The Inca civilization was composed of various cultures that assimilated their traits and traditions, demonstrating how previous cultures influenced the Incas, because they adopted some of those pre-Incan beliefs. For instance, the Nazca are one example of a pre-Incan culture which influenced Incan pottery. Nazca pottery included “many naturalistic depictions including birds, 3 plants, animals, and fish as well as supernatural themes” (Proulx, p.13 2007). This use of symbols that include religion indicate supernatural themes on Nasca pottery, leading us to infer that nature for pre-Incan cultures, and by extension the Incan civilization, was an important aspect of their daily life.

Qotakalli Vase (photo credit: Maria Paula Alarcón)

Another connection we are able to make regarding Nazca culture and Incan culture is based on shamans. They were part of their supernatural themes since they were portrayed with “ritual attire: animal skin capes, gold mouth masks and forehead ornaments, gold bangles or hair ornaments" (Proulx, p.15, 2007). All the symbols the Shaman was shaped with on ceramics represented him as a religious figure from the society. His appearance with abundant jewelry and other ceremonial attire, lead us to make an inference-based conclusion that the Shaman had superiority over other members of the society. So given all the research about Incan theology and Nasca culture as well as evidence-based conclusion making, we state that pre-Incan cultures such as the Nazca, have highly influenced other religions.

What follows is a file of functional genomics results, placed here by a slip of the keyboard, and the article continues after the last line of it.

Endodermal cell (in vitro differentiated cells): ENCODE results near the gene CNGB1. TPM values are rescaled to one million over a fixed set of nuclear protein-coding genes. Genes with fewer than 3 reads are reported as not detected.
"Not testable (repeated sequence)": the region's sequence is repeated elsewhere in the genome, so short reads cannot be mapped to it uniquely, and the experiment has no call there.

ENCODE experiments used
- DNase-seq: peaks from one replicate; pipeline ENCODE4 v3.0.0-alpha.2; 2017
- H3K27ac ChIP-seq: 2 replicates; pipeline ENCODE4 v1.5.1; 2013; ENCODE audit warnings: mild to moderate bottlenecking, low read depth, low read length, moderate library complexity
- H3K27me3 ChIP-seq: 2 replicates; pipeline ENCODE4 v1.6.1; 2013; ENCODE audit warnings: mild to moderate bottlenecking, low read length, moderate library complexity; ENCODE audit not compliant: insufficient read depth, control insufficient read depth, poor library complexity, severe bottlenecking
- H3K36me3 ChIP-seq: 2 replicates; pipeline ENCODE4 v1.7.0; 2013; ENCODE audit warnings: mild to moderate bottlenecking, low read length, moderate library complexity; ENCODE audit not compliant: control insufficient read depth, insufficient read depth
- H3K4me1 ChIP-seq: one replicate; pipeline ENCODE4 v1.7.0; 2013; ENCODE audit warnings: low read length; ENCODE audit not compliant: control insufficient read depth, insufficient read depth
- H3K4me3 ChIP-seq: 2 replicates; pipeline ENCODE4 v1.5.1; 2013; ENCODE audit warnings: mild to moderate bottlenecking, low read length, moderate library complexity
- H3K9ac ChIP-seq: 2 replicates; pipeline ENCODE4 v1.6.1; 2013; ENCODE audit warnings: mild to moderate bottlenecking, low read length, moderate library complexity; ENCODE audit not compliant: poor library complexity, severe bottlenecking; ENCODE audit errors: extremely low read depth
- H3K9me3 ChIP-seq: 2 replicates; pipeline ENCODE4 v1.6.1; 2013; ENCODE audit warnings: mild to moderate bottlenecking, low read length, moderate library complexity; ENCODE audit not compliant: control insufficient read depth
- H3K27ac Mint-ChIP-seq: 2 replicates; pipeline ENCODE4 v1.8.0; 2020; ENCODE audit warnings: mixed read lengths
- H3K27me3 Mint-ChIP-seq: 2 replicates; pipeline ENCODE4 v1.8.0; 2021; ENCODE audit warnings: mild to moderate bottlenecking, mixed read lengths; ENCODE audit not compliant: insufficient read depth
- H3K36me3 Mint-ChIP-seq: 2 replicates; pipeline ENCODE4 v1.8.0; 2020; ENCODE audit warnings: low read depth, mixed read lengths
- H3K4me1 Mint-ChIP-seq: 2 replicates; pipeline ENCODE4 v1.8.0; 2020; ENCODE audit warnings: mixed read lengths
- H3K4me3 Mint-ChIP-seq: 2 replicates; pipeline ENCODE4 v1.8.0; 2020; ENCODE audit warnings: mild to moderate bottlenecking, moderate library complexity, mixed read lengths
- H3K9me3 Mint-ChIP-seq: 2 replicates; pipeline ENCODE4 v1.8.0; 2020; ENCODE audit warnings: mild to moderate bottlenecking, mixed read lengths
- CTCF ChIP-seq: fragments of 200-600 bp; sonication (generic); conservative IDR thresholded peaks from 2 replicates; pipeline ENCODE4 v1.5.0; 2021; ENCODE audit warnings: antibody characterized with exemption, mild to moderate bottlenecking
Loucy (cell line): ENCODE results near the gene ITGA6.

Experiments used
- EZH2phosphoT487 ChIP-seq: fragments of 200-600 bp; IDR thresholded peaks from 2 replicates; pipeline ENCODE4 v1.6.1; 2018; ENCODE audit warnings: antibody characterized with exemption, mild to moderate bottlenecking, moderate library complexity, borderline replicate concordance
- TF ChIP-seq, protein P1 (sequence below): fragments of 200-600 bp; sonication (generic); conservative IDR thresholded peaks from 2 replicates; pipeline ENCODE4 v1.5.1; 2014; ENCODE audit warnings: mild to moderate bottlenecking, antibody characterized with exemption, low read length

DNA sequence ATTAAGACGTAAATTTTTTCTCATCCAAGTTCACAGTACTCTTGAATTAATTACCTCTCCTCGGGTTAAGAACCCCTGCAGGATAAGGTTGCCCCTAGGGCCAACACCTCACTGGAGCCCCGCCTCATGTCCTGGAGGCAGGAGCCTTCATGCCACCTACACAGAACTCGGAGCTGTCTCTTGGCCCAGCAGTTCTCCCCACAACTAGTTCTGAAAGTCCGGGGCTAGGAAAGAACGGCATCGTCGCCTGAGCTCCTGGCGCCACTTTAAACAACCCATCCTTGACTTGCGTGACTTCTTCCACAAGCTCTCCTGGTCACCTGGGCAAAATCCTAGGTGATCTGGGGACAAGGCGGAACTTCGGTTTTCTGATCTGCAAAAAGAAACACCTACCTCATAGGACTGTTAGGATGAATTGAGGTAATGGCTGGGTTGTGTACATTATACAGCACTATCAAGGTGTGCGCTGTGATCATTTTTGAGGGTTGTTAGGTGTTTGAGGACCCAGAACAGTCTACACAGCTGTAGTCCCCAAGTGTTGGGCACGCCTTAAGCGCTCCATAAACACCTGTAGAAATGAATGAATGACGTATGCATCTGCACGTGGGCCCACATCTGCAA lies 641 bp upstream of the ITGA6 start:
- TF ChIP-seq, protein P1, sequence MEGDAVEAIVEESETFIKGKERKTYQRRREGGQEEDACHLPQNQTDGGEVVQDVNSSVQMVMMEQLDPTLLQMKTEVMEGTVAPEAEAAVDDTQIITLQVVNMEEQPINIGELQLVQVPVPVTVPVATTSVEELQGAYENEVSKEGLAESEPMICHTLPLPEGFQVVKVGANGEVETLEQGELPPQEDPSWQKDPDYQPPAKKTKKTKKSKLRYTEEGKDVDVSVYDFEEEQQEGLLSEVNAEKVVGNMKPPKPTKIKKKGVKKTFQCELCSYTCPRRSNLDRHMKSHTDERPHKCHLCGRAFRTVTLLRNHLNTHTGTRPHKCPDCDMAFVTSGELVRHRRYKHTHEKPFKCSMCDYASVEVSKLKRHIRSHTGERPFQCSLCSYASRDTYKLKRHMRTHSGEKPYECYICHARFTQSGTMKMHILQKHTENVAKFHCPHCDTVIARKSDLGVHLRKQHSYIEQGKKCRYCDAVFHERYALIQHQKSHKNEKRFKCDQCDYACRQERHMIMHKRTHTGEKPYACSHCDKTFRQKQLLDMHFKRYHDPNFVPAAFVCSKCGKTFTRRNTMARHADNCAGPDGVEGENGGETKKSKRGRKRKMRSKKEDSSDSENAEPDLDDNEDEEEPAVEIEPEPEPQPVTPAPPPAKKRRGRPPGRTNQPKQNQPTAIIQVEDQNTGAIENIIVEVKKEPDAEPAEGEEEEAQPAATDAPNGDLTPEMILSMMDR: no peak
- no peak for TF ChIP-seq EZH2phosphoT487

Through the use of pottery and its elements, civilizations such as pre-Incan cultures and the Incan Empire, have given us a glimpse of their history and everyday life. Not only is pottery a way to represent our past but also human development, because throughout the years humans have developed from using physical art such as pottery to having digital photos to represent their life. This development has improved human's ability to communicate the past for upcoming generations to know how other civilizations lived and their components. The use of pottery has made humans advance in today's technology for further investigation on civilizations that inhabited the world, that shaped today's society. Thus, from pottery and handcrafts, to digital photos and other advances in technology, something new from our past is discovered everyday such as their abilities in hunting to architectural buildings. Moreover, artifacts such as pottery and handcrafts are a way for humanity to receive a glimpse of daily life from other civilizations through physical interaction and techniques shown on the artifacts.

Works Cited

Alarcón, M. (2017). Andean Pottery [Cell Phone Photograph]. Self-published.

Alarcón, M. (2017). Incan Calendar [Cell Phone Photograph]. Self-published.

Alarcón, M. (2017). Qotakalli Vase [Cell Phone Photograph]. Self-published.

Pinto, N. (2009). Pre Inca Ceramic. [Online Photograph]. Retrieved March 27, 2017 from

Proulx, D. (2007). Nasca Ceramic Iconography: An Overview. Retrieved from

Tepper, L. (2017). Nazca Pottery [Cell Phone Photograph]. Self-published.